Fifteen years ago, I predicted the demise of the supermarket. Four years ago, I noted that that hadn’t turned out to be the greatest of predictions:
I wasn’t quite daft enough to think that everybody was going to do their food shopping online. My argument was slightly more subtle, though it has so far proved no less wrong: it was that enough of the cash-rich, time-poor customers from whom supermarkets make most of their profits would defect to make the job of serving the lower-margin customers insufficiently profitable to sustain the overheads of large sheds with even larger car parks wrapped round them. As it turned out, Tesco roughly trebled both its turnover and its profits between 1999 and 2007, which demonstrates fairly clearly that they know more about running whelk stalls than I do.
Now Andrew Curry has written two interesting posts about the collapse of HMV and some of its wider implications, in which he points out that:
In passing, some of the lazier commentary on HMV points out that younger people don’t tend to buy hard-format entertainment content. But hard format sales of CDs, DVDs and Blu-ray still account for three-quarters of the market. And if you’re in a declining sector, the decline is going to be slower if your remaining market is an older demographic that has more money than younger consumers do.
Now clearly there are two kinds of internet disruption in the music industry and only one for groceries: the physical object can be bought from an online retailer (which, as Andrew notes, was the basis of the Channel Islands tax scam); or the object can be dispensed with altogether and and the product downloaded in pure electronic form. In the interest of scientific rigour in the writing of this post, I have just downloaded a CD (or rather, of course, not a CD, though I am not sure what other word to use instead) from Amazon. It took 91 seconds. That’s not a level of instant gratification which Ocado is ever going to be able to beat.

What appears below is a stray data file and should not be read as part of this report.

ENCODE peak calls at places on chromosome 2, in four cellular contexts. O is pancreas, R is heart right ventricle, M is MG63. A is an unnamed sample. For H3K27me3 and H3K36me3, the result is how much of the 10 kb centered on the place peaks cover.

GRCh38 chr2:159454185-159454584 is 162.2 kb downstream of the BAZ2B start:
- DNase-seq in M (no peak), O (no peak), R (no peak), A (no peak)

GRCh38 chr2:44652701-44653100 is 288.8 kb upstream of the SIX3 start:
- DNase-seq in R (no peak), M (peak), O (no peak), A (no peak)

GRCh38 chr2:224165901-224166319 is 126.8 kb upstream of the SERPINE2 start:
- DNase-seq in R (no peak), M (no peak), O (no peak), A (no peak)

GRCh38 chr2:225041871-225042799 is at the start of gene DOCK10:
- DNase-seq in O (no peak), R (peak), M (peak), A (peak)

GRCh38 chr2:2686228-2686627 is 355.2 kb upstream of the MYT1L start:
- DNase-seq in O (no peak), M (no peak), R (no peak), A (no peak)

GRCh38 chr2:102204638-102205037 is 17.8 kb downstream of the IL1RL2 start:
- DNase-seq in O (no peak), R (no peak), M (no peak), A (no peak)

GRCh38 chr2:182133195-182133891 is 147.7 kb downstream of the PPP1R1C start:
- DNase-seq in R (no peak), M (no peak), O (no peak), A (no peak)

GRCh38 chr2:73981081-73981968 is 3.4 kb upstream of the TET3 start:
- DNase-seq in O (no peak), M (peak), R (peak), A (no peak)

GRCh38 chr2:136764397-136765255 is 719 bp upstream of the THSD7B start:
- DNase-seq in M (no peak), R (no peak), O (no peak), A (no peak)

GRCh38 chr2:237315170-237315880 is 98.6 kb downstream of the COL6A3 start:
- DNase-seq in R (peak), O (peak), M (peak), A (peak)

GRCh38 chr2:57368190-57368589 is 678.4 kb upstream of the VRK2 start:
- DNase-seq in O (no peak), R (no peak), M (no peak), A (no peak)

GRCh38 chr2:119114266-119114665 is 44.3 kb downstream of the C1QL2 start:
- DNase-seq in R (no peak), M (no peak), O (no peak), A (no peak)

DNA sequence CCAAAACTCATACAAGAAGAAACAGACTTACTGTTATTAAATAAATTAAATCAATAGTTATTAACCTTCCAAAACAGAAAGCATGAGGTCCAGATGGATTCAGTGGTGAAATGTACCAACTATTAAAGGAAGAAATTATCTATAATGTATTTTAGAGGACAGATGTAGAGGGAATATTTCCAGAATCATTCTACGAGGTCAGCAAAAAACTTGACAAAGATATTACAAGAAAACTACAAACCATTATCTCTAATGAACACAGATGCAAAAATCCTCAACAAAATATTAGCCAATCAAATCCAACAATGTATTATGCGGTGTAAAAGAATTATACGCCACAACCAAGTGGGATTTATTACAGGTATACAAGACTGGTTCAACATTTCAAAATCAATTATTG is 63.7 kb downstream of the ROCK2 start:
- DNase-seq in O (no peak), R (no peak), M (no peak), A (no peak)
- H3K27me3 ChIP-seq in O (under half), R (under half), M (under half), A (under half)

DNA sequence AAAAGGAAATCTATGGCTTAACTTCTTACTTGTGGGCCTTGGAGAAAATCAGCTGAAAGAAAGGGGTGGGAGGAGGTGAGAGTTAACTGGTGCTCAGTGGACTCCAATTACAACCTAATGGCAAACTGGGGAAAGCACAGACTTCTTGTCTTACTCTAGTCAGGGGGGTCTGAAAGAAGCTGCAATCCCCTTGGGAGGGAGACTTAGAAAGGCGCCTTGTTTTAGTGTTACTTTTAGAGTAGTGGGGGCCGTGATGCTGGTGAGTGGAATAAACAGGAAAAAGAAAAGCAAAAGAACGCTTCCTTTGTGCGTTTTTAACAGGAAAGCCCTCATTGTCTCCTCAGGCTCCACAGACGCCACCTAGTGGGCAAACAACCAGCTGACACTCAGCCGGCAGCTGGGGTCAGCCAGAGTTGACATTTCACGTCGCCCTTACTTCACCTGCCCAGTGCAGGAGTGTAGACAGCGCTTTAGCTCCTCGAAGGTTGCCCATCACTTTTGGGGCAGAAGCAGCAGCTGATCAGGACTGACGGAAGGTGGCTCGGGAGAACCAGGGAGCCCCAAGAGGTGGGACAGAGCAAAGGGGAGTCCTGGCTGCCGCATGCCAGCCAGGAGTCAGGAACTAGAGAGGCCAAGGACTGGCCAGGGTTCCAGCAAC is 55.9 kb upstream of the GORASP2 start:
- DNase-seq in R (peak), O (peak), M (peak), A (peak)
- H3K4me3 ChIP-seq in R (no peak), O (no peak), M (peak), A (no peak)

But even with that important distinction between sellers of inherently physical goods and sellers of potentially virtual goods, the basic gearing effect remains interesting. HMV, Andrew points out
still sells 38% of all hard-format music and 27% of all DVD and Blu-Ray discs. These are market shares that are conventionally regarded as being monopoly levels. So there’s something dysfunctional about an economy in which a retailer with this sort of share can’t make sustainable profits.
In effect, it seems that there is a level or rate of reduction of demand which retailers struggle to adapt to, even if on the face of it there is still plenty of business to be done. And while established retailers might struggle, as incumbent players generally do, to adapt to radically changing circumstances, there’s not much sign of upstart competitors filling the space either.
It’s hardly surprising that you don’t have to lose anything close to all your customers for your business to become unviable. What may be more surprising is how small the drop needs to be before the issue becomes critical.
Public services don’t tend to have quite those pressures and quite those metrics. The pursuit of channel shift is core to the government’s strategy, not a threat to be avoided. And yet. How many potential HMVs are there scattered around the public sector? And how many of those are managing to become John Lewises instead?
Leave a Reply
You must be logged in to post a comment.